O'Reilly Automotive (NASDAQ:ORLY) shareholders are no doubt pleased to see that the share price has bounced 42% in the last month alone, although it is still down 15% over the last quarter. But that gain wasn't enough to make shareholders whole, as the share price is still down 6.5% in the last year.
Assuming no other changes, a sharply higher share price makes a stock less attractive to potential buyers. While the market sentiment towards a stock is very changeable, in the long run, the share price will tend to move in the same direction as earnings per share. So some would prefer to hold off buying when there is a lot of optimism towards a stock. One way to gauge market expectations of a stock is to look at its Price to Earnings Ratio (PE Ratio). A high P/E implies that investors have high expectations of what a company can achieve compared to a company with a low P/E ratio.
How Does O'Reilly Automotive's P/E Ratio Compare To Its Peers?
O'Reilly Automotive's P/E of 20.67 indicates some degree of optimism towards the stock. As you can see below, O'Reilly Automotive has a higher P/E than the average company (8.8) in the specialty retail industry.
Its relatively high P/E ratio indicates that O'Reilly Automotive shareholders think it will perform better than other companies in its industry classification. Shareholders are clearly optimistic, but the future is always uncertain. So further research is always essential. I often monitor director buying and selling.
How Growth Rates Impact P/E Ratios
Earnings growth rates have a big influence on P/E ratios. When earnings grow, the 'E' increases, over time. That means even if the current P/E is high, it will reduce over time if the share price stays flat. And as that P/E ratio drops, the company will look cheap, unless its share price increases.
It's great to see that O'Reilly Automotive grew EPS by 11% in the last year. And its annual EPS growth rate over 5 years is 19%. This could arguably justify a relatively high P/E ratio.
Remember: P/E Ratios Don't Consider The Balance Sheet
One drawback of using a P/E ratio is that it considers market capitalization, but not the balance sheet. In other words, it does not consider any debt or cash that the company may have on the balance sheet. Hypothetically, a company could reduce its future P/E ratio by spending its cash (or taking on debt) to achieve higher earnings.
Such expenditure might be good or bad, in the long term, but the point here is that the balance sheet is not reflected by this ratio.
Is Debt Impacting O'Reilly Automotive's P/E?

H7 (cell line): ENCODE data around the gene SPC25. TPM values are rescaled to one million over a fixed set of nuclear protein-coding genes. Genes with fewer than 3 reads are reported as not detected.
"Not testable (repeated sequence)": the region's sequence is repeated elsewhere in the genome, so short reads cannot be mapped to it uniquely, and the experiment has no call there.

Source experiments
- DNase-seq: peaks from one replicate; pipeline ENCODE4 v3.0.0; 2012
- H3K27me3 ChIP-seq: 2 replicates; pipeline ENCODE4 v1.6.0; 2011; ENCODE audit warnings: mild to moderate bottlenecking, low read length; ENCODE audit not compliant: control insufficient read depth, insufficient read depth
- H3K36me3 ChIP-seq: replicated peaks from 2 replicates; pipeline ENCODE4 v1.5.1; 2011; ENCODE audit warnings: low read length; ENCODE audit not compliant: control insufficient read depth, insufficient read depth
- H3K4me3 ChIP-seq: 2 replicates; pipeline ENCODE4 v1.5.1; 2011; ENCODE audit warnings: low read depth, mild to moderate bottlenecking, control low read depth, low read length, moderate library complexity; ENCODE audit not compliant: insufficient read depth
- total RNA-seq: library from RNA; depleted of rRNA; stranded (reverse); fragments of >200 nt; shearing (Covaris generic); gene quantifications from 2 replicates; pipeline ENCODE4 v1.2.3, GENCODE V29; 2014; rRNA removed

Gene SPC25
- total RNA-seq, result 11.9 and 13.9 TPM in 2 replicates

O'Reilly Automotive has net debt worth 14% of its market capitalization. This could bring some additional risk, and reduce the number of investment options for management; worth remembering if you compare its P/E to businesses without debt.
The Bottom Line On O'Reilly Automotive's P/E Ratio
O'Reilly Automotive trades on a P/E ratio of 20.7, which is above its market average of 13.6. The company is not overly constrained by its modest debt levels, and its recent EPS growth very solid. Therefore, it's not particularly surprising that it has a above average P/E ratio. What is very clear is that the market has become significantly more optimistic about O'Reilly Automotive over the last month, with the P/E ratio rising from 14.6 back then to 20.7 today. For those who prefer to invest with the flow of momentum, that might mean it's time to put the stock on a watchlist, or research it. But the contrarian may see it as a missed opportunity.
Investors have an opportunity when market expectations about a stock are wrong. As value investor Benjamin Graham famously said, 'In the short run, the market is a voting machine but in the long run, it is a weighing machine. So this free report on the analyst consensus forecasts could help you make a master move on this stock.
Of course, you might find a fantastic investment by looking at a few good candidates. So take a peek at this free list of companies with modest (or no) debt, trading on a P/E below 20.
If you spot an error that warrants correction, please contact the editor at firstname.lastname@example.org. This article by Simply Wall St is general in nature. It does not constitute a recommendation to buy or sell any stock, and does not take account of your objectives, or your financial situation. Simply Wall St has no position in the stocks mentioned.
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